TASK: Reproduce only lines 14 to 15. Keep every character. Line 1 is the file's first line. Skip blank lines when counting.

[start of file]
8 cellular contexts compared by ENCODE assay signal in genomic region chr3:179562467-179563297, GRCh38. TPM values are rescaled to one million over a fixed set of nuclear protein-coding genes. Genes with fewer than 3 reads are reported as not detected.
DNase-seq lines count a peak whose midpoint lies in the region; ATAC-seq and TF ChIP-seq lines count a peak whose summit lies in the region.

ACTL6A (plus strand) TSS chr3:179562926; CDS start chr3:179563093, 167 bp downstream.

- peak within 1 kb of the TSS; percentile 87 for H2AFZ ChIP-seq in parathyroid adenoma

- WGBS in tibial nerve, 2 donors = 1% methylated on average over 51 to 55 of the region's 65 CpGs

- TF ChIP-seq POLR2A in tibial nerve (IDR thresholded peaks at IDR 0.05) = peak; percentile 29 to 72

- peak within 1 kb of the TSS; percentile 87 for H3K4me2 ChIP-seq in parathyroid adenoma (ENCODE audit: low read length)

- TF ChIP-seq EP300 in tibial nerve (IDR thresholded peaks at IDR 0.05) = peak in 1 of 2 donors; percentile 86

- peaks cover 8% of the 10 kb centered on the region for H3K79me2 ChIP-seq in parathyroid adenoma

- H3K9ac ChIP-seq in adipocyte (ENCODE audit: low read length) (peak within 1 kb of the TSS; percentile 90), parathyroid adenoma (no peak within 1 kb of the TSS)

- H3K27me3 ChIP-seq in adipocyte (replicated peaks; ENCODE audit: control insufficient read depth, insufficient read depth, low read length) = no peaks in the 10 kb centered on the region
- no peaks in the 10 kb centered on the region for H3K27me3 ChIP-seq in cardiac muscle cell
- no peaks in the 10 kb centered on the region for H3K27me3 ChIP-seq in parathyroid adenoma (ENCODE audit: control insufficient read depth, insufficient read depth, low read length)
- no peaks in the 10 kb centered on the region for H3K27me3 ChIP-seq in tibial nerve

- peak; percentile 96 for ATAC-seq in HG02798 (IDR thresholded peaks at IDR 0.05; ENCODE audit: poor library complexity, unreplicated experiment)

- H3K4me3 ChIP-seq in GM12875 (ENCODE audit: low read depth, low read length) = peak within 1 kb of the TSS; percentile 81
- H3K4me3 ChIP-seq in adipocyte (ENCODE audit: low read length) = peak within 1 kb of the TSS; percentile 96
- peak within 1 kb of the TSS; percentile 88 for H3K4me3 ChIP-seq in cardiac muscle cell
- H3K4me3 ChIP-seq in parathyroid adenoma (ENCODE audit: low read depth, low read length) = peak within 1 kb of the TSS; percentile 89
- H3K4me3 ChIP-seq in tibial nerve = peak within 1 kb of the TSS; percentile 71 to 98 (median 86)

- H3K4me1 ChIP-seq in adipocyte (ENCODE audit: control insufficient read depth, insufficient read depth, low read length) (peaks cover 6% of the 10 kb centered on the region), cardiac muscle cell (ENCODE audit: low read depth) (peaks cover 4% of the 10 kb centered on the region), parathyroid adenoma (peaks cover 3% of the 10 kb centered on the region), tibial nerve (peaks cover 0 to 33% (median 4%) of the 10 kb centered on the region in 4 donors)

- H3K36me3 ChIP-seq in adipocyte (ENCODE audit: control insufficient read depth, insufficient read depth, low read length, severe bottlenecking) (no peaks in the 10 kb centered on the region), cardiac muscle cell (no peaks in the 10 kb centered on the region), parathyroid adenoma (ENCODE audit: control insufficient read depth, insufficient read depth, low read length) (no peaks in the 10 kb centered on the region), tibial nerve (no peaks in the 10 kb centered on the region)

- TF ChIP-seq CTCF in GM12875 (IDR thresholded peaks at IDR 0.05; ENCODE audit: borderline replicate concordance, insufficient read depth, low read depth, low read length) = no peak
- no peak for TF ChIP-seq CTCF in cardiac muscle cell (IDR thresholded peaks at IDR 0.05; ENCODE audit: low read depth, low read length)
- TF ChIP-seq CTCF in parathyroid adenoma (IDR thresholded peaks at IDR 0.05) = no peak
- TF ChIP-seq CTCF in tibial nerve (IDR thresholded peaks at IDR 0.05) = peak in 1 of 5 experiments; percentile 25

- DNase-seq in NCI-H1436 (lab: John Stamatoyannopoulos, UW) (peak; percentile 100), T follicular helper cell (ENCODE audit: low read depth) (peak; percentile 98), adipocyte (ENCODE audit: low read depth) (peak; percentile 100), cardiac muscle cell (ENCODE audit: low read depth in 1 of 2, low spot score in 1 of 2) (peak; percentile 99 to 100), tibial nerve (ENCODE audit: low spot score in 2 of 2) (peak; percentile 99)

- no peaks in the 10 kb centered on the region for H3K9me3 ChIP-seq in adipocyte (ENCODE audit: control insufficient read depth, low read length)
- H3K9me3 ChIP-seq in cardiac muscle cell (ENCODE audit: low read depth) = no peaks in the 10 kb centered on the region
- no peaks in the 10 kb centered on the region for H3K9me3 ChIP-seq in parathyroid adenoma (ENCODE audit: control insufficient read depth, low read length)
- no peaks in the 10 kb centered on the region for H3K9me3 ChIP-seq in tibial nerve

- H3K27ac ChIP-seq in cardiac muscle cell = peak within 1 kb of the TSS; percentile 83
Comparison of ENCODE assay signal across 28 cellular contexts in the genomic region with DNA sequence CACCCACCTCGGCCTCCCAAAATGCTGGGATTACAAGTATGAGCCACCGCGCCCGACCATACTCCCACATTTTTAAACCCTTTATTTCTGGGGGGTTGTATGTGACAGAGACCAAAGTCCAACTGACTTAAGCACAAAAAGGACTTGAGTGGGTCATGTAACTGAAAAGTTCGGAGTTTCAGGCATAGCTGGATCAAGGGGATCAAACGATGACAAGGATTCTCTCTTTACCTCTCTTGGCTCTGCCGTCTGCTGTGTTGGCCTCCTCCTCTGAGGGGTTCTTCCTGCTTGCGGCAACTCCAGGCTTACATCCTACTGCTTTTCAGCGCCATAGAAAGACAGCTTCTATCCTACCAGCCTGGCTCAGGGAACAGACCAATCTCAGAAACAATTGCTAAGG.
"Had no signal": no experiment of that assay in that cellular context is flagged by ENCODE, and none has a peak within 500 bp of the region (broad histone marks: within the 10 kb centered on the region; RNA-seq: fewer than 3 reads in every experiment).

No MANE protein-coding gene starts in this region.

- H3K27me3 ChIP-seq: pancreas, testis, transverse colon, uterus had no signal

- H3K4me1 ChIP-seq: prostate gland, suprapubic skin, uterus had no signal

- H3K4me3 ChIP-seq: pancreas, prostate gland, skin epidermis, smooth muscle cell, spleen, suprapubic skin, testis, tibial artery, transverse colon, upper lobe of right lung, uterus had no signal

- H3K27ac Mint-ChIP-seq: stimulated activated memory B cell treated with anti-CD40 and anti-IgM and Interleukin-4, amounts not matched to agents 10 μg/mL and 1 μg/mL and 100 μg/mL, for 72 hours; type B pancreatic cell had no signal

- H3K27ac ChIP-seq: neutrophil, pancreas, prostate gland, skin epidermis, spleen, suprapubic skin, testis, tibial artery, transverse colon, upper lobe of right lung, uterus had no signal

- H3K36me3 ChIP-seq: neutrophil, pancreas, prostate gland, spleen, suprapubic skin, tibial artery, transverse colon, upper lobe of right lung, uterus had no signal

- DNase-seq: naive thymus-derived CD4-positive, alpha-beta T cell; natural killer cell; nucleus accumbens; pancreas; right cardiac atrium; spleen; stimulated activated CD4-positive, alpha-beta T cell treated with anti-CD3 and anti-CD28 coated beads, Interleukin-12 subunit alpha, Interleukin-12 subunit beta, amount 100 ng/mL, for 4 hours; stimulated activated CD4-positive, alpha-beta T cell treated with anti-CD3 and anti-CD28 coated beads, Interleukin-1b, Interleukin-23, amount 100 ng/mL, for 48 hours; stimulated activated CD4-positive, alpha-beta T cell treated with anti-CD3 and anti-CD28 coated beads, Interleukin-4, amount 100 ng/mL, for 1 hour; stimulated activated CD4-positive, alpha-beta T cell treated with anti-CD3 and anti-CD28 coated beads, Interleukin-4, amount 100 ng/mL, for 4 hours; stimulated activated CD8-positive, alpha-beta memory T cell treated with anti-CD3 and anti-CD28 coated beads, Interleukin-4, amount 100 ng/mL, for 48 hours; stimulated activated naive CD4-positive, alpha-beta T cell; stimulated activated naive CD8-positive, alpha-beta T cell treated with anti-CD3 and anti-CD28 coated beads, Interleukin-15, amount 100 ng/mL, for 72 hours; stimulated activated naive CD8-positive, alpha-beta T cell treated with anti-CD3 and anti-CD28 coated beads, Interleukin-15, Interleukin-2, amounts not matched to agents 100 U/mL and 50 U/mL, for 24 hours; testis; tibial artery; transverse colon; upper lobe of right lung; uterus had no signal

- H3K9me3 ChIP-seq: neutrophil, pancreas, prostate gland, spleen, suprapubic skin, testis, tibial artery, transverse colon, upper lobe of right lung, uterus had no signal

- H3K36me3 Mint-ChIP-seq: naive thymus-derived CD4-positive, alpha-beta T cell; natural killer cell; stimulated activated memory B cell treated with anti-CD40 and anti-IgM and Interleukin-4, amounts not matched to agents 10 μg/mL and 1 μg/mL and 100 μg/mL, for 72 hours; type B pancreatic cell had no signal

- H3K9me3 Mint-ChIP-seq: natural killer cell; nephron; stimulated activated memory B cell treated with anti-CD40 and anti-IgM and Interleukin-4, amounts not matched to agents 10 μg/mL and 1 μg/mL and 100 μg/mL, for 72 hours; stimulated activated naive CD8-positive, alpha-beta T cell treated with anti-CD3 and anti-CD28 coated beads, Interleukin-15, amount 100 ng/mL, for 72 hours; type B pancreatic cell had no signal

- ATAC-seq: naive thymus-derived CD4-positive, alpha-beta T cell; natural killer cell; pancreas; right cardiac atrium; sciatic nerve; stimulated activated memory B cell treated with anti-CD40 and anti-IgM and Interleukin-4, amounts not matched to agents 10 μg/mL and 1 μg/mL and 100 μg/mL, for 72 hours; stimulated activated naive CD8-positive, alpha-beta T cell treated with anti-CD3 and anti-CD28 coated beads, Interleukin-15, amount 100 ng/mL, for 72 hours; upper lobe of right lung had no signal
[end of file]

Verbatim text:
- no peaks in the 10 kb centered on the region for H3K27me3 ChIP-seq in tibial nerve

- peak; percentile 96 for ATAC-seq in HG02798 (IDR thresholded peaks at IDR 0.05; ENCODE audit: poor library complexity, unreplicated experiment)